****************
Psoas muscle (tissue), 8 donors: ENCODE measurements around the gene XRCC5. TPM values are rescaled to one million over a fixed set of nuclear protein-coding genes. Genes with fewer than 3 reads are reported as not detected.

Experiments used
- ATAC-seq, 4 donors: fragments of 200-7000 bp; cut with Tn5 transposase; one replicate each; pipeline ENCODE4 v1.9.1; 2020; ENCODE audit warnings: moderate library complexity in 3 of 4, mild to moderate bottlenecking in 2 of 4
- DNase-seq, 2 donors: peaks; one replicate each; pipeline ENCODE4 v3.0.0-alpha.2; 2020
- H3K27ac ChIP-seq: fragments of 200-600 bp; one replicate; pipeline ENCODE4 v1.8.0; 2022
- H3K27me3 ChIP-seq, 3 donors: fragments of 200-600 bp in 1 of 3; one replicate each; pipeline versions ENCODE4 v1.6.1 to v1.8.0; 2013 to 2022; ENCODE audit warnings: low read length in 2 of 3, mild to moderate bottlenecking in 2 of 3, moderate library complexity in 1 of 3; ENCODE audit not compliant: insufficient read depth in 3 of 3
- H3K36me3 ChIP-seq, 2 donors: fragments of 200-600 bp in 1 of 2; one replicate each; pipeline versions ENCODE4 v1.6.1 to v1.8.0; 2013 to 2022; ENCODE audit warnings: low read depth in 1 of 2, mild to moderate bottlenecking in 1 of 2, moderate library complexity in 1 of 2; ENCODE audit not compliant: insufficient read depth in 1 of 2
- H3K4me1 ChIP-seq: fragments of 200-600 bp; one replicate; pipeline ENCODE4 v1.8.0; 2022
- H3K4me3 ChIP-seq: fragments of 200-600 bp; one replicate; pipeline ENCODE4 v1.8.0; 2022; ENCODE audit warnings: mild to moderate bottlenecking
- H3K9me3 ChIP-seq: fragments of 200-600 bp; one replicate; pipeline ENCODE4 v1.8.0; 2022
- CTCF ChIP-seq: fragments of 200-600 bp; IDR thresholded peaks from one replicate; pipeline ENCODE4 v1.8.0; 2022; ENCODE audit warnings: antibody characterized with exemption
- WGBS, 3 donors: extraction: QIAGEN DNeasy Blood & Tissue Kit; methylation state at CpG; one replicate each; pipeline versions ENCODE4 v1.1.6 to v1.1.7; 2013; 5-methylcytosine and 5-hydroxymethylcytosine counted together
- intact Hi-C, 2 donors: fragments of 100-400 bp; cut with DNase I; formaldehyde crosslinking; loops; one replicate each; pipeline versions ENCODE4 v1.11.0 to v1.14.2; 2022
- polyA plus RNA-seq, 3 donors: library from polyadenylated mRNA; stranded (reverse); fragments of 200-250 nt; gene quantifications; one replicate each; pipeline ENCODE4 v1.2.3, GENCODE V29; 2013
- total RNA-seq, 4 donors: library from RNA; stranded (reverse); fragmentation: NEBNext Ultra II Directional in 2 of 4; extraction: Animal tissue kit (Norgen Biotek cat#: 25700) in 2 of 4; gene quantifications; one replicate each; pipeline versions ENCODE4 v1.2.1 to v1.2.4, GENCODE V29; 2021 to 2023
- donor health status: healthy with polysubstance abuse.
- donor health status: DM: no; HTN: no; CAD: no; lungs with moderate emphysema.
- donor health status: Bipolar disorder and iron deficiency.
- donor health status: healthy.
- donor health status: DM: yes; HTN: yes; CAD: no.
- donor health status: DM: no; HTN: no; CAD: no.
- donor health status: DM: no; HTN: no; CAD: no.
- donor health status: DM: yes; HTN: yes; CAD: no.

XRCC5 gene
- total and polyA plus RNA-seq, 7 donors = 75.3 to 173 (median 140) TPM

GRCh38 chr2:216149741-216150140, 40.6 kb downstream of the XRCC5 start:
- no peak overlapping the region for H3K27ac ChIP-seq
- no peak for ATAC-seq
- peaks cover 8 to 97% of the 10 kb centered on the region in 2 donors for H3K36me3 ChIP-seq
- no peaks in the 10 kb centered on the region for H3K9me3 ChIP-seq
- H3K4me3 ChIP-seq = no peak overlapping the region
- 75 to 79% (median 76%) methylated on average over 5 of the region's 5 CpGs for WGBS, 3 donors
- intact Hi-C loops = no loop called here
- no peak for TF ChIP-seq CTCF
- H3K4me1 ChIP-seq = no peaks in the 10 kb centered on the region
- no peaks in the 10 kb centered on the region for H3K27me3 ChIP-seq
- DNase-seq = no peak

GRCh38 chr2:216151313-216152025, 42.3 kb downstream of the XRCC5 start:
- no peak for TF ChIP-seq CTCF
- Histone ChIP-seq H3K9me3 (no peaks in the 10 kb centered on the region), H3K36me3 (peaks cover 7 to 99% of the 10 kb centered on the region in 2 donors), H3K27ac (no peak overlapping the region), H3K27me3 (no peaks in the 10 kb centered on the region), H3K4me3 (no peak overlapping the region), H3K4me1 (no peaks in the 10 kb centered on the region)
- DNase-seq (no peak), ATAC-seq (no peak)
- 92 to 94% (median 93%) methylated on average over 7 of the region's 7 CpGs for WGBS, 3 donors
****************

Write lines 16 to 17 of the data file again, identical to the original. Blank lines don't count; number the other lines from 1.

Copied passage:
- donor health status: healthy with polysubstance abuse.
- donor health status: DM: no; HTN: no; CAD: no; lungs with moderate emphysema.